7. facep0lluti0n says:

    Certain story potential comes from the consequences of the character trying to use their best hammer on every problem. If you have a 20th level Fighter who tries to win at romance by running his rivals through, and actually goes through with it, we have a story, because he’ll probably get rejected by the object of his affections (who wants to be wooed by a sociopath?), and big, important entities, like the authorities, and most of civilized society, also won’t be too keen on someone using violence to solve every one of their problems.

    Now, if the player isn’t interested in cooperating and making a good story out of it, they might leave the table when they realize that killing things won’t auto-win the game. If that’s true, then they weren’t interested in role-playing to begin with – they probably should have been playing CCGs, tabletop wargames, or Xbox Live.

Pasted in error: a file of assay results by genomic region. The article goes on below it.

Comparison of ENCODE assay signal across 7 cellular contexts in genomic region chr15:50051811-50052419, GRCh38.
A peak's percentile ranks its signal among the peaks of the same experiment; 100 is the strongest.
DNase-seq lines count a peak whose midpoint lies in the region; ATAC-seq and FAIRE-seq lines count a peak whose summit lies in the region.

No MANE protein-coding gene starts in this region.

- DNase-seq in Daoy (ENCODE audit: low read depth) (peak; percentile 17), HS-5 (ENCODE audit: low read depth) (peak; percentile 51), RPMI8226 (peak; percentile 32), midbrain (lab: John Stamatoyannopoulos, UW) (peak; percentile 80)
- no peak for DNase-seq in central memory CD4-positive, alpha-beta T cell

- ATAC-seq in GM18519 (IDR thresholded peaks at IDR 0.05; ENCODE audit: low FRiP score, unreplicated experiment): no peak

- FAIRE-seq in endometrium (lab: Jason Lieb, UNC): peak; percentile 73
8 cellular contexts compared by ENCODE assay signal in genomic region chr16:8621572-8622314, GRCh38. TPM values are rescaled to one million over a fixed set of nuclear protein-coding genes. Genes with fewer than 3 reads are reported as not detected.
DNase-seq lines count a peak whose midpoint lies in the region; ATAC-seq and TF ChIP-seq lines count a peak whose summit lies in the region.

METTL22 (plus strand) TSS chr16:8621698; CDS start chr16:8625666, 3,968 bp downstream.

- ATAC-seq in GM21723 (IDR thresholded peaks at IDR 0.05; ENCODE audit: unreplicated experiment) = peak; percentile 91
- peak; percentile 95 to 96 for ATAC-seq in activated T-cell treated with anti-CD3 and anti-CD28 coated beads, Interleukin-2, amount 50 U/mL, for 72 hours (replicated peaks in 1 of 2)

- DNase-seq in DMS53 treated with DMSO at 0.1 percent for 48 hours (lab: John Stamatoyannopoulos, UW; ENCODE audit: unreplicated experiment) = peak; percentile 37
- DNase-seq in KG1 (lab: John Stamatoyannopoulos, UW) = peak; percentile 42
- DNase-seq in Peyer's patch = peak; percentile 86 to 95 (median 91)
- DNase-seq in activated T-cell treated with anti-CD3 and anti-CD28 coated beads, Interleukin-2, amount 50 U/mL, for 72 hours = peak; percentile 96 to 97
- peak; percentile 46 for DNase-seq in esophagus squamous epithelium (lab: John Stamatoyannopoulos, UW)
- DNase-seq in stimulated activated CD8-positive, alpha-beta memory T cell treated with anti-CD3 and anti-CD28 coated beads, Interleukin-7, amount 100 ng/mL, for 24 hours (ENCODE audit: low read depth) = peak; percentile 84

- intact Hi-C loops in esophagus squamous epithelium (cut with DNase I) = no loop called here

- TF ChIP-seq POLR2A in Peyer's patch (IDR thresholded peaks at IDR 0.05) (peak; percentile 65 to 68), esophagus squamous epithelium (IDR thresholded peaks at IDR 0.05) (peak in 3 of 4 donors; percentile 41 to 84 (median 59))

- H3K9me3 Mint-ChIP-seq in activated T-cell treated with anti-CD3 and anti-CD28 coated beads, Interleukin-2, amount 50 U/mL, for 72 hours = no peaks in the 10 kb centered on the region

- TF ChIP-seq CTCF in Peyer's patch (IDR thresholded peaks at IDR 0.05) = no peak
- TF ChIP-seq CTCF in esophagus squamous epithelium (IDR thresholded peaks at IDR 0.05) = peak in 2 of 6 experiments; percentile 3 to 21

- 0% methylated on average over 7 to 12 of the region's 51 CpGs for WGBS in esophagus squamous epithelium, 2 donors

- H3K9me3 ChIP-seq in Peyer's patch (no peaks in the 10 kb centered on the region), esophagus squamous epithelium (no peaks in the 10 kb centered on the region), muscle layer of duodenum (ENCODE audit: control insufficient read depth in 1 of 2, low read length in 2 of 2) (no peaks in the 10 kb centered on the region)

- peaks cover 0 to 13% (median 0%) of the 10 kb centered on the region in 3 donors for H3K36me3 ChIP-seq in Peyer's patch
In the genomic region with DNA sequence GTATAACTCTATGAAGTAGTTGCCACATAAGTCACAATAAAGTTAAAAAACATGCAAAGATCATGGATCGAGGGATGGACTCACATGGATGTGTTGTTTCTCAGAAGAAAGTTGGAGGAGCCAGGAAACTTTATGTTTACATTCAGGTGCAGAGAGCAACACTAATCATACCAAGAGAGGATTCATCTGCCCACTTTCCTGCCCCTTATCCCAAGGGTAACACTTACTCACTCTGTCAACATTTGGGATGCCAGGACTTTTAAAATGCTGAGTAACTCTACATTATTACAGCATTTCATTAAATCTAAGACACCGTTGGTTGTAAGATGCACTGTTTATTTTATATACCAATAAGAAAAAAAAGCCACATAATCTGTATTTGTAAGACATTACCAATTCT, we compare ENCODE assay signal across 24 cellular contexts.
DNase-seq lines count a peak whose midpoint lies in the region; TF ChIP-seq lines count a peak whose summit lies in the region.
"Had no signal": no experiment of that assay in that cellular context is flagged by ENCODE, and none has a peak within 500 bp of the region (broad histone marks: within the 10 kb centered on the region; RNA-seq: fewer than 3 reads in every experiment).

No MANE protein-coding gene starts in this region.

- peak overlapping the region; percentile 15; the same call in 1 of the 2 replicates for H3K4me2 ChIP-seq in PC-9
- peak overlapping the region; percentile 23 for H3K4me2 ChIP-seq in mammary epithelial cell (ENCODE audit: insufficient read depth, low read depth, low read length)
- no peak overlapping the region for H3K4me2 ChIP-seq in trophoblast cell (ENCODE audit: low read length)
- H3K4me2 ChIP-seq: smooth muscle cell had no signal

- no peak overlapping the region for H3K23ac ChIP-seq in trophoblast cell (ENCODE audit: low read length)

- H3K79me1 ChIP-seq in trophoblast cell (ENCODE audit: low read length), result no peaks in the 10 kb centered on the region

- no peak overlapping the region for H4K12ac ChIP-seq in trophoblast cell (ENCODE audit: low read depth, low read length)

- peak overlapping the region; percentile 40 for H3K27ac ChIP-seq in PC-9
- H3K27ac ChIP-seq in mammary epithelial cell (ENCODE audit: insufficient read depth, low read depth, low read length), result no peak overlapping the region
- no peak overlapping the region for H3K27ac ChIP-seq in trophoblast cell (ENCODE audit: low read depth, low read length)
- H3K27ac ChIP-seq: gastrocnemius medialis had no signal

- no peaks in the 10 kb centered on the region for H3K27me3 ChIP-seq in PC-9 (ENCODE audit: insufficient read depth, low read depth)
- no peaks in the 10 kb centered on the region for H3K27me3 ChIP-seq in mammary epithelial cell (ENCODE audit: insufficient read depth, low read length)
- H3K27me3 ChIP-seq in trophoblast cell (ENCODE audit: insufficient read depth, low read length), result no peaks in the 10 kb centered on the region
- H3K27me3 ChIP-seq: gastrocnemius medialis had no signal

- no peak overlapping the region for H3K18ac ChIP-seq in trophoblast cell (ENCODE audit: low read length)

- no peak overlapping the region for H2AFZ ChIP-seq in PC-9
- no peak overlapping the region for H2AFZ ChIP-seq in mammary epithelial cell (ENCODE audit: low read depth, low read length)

I’ve had players – extremely dedicated optimizers – throw fits *in-character* when they can’t solve everything with their optimized skills or classes, but the *player* is usually having a great time being immersed in character, so long as the GM keeps the consequences believable.

  8. Justin Alexander says:

    Re: “Hammers and nails.” This is where focusing on the consequences of success comes into play. Cyrano is responding to the Roxane situation by killing every suitor who comes along? Okay. He’s murdered Christian and De Guiche. What are the consequences of that?

    How does he respond when Roxane reacts to Christian’s death by entering a convent? Does he start murdering nuns? Challenge God to a duel? Okay. What are the consequences of that?

    Meanwhile, De Guiche’s political allies have responded to his death by getting Cyrano’s military commission revoked. How does Cyrano respond to that? Does he start murdering more government officials? Become an outlaw seeking to overthrow the government? Okay. What are the consequences of that?

  9. Ascalaphus says: